Domestic violence survivors and advocates are calling on the NSW government to criminalise coercive control as a form of domestic abuse
Women's Safety NSW released a paper on Tuesday highlighting the dangers of coercive control in domestic abuse and calling on the government to criminalise the behaviour.
The paper draws on a 2020 survey of frontline workers and domestic abuse victim-survivors.
The survey found that 100 per cent of victim-survivors experienced psychological abuse and that coercive control was frequently identified as the worst part of domestic violence.
An overwhelming 96 per cent of survivors surveyed agreed the definition of domestic violence in the NSW Crimes Act should be amended so that coercive control was criminalised.
Women's Safety NSW CEO Hayley Foster said coercive control was at the centre of domestic violence.
Coercive behaviours and tactics of fear and intimidation were used by a person to isolate, emotionally manipulate, monitor, and exploit their partner or family member over a period of time to establish and maintain dominance and control over them, she said
Domestic violence victims who were characterised by coercive control lived in a state of terror, had their independence and self-worth undermined and had very little ability to escape and were at serious risk of domestic homicide.
"People tend to think of domestic and family violence as incident based, physical violence. But in truth, it is coercive control, a deliberate pattern of behaviours perpetrated towards a person over time for purpose of establishing and maintaining dominance and control over them that is the real disabling factor for victims and the biggest precursor of severe physical violence and homicide," Ms Foster said.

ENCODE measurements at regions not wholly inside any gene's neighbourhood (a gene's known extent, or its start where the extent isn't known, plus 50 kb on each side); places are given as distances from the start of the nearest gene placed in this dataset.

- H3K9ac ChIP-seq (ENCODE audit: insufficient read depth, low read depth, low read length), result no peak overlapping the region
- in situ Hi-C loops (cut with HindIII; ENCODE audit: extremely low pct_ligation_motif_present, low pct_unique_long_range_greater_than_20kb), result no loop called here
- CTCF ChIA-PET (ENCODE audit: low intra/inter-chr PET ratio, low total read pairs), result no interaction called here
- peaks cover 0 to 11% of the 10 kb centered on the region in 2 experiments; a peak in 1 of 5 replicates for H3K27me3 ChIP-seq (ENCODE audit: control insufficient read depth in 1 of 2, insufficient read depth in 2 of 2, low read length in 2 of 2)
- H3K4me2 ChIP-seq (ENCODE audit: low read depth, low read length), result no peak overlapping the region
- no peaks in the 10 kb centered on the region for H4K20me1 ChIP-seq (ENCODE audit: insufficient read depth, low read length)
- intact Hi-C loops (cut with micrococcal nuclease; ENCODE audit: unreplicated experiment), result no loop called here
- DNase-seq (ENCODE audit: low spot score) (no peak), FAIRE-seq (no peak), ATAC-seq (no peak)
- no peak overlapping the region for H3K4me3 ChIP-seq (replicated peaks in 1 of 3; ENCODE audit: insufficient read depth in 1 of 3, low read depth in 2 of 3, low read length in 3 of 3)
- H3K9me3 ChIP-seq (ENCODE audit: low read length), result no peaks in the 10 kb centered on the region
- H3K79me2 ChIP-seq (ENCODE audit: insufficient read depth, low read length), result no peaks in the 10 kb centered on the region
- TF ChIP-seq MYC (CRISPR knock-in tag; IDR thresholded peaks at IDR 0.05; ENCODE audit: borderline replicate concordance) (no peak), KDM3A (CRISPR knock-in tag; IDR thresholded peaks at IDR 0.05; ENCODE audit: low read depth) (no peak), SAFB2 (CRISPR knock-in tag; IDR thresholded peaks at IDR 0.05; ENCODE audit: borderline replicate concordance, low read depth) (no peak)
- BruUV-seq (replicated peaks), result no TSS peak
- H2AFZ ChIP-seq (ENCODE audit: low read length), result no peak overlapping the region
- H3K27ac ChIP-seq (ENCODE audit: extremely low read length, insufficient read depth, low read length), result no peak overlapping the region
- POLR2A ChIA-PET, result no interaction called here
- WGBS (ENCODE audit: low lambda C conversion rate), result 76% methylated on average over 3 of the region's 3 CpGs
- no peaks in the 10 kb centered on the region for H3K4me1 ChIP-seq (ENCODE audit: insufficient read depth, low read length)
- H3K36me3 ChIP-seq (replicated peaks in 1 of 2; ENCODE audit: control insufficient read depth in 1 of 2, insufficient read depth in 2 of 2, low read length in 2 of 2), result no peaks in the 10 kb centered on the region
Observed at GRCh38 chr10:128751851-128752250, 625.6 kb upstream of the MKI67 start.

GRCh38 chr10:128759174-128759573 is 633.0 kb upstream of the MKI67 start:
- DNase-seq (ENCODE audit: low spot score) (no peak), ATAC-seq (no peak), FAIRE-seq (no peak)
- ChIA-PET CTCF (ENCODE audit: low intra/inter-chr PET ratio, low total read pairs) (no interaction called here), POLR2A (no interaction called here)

Current incident-based laws failed to recognise the reality of domestic and family violence and left far too many high-risk victims unprotected, a reality which was strongly reflected by domestic abuse survivors in the state-wide survey.
"Recognising behaviours that constitute DV if implemented correctly could ensure that patterns of behaviour are picked up early and addressed," Ms Foster said.
That would mean that women don't need to be physically assaulted before police act.
Often by the time women are being assaulted they had been "completely isolated, gaslighted to the point that she does not know she is being abused", one survivor reported in the paper.
Another said: "Incident based [law] protects very few people and can actually cause harm either by not recognising the extent or through misidentification (of the perpetrator)".
Women's Safety NSW is calling for system reforms to accompany legislative change, particularly the development of tools, resources and guidelines for police, prosecutors and judicial officers, as well as training and specialisation.
""We clearly need to invest in system reforms including substantial training and specialisation of frontline police officers, prosecutors and judicial officers if we want to get the most out of these reforms," Ms Foster said.
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